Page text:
But so unmanageable and unplannable is capitalism that the economy did not deteriorate in the manner envisaged and Wilson was able to have an election in March 1966, and get returned with a massive majority on the slogan “You Know Labour Government Works”.

Indeed the following budget of May surprised all the professionals in not increasing taxation immediately; the new innovation of selective employment tax would not take effect until the autumn.

Even if at this stage the government thought it had the situation under control, its passage had not been without incident. Although the TUC had reluctantly and grudgingly agreed to acquiesce to the part allocated it in the government's charade, those individual unions which had tried to protect or improve the position of their members had met with open hostility from a government party spawned of the trade union movement. Mr. Aubrey Jones, the chairman of the Prices and Incomes Board with all the comfort and security of a £15,000 per year salary, was telling various groups of workers that they could not have an increase of wages until they reduced overtime and became more productive in the normal working day. The Railway workers, thinking they were more secure under the umbrella of the Cameron and Guillebaud reports accepted by a Conservative government, were told by Wilson over a glass of beer at Number Ten that they could not have the rise, despite the threat of a strike. And the seamen who actually did strike could not obtain the rise they sought. During this same period members of Parliament, doctors, senior civil servants and others obtained increases equal to the average wage of those refused.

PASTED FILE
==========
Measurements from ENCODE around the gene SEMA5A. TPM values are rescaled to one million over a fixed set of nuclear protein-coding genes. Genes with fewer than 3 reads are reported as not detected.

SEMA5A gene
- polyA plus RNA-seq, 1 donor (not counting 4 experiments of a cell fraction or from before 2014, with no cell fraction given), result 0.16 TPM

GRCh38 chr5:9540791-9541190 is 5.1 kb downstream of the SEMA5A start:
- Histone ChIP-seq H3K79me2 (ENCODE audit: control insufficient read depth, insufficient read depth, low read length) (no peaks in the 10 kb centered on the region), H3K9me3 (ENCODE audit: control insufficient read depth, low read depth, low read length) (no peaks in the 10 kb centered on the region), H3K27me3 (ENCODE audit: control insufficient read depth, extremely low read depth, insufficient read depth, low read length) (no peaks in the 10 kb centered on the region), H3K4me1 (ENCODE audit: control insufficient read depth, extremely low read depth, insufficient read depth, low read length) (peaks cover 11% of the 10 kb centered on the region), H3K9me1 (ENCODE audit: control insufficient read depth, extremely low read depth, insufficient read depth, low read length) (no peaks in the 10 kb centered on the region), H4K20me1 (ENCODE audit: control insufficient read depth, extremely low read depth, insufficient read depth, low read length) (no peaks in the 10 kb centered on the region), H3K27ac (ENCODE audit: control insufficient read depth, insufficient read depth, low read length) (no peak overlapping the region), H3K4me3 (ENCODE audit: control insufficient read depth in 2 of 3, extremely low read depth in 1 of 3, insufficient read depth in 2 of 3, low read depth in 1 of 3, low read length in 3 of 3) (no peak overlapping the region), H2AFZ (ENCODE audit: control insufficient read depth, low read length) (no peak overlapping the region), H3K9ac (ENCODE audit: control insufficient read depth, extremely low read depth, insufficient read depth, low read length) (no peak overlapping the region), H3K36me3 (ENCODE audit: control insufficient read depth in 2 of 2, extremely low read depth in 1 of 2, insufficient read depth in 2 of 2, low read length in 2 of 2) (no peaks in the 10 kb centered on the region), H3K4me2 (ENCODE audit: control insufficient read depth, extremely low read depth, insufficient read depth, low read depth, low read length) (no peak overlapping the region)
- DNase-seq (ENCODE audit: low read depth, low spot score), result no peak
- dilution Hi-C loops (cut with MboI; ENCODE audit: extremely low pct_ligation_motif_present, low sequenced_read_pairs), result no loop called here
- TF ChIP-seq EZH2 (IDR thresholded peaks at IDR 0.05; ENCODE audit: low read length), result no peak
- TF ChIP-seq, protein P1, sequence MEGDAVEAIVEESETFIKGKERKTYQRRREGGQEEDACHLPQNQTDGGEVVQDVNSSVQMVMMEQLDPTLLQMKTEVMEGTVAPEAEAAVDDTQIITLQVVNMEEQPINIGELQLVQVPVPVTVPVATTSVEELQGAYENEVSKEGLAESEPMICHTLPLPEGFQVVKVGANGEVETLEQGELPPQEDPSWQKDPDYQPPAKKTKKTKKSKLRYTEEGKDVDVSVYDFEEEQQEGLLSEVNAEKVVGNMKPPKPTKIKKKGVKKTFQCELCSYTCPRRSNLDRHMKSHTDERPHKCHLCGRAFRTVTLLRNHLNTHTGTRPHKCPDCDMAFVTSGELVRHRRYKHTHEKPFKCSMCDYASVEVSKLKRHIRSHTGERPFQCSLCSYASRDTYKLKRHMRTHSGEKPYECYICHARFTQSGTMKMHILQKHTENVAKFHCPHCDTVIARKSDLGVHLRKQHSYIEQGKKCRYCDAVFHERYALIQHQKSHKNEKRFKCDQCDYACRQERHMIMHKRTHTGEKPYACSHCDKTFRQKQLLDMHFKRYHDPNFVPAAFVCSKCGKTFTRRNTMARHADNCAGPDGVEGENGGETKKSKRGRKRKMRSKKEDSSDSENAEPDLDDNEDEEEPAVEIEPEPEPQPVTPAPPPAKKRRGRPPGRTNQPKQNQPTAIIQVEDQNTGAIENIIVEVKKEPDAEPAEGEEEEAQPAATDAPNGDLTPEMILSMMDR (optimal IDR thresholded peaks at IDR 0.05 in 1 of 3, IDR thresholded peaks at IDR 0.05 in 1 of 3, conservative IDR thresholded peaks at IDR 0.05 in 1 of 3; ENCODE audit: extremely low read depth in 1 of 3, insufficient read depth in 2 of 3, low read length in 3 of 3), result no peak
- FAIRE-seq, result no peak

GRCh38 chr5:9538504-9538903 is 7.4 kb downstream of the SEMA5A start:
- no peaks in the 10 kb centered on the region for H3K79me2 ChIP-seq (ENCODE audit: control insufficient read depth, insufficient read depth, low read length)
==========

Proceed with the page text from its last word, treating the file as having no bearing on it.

Let there be no mistake about it; controlling capitalism is impossible. It is not only the British government that is telling its working class that they are overpaid and underworked. Germany, Japan and others which for so long have been offered as examples and targets to aim for are suffering the same troubles. The workers in those countries resort to strike action in support of their struggles and they in turn are urged by their capitalist class to return to work, not ask for higher wages and not to damage the economy.

For a long time now it has been impossible, unless you are cut off from all dissemination of news, not to be aware that the British capitalist class had problems. The balance of trade, the balance of payments and exchange value of sterling were going from weakness to weakness. And the master planners were helpless. The manner in which Wilson made his announcement before going to Moscow only helped to exacerbate the sterling crisis. And the plans, oh yes, they will always have plans, which were delayed so that they would be complete when they were announced were in fact further amended and reinterpreted for the following ten days.

Naturally those further plans brought further discussion and the opinion now hardening among the '‘experts'’ is that the latest measures would cause deflation and consequently unemployment this autumn. When announcing the measures in Parliament on July 20th Prime Minister Wilson said: “I do not think the House would consider a rise of up to two per cent (470,000) unemployment unacceptable.” At a Parliamentary Labour Party meeting of July 26th Michael Foot asked what would the government do if unemployment reached unmanageable proportions. To which Mr. Wilson replied—they had plans.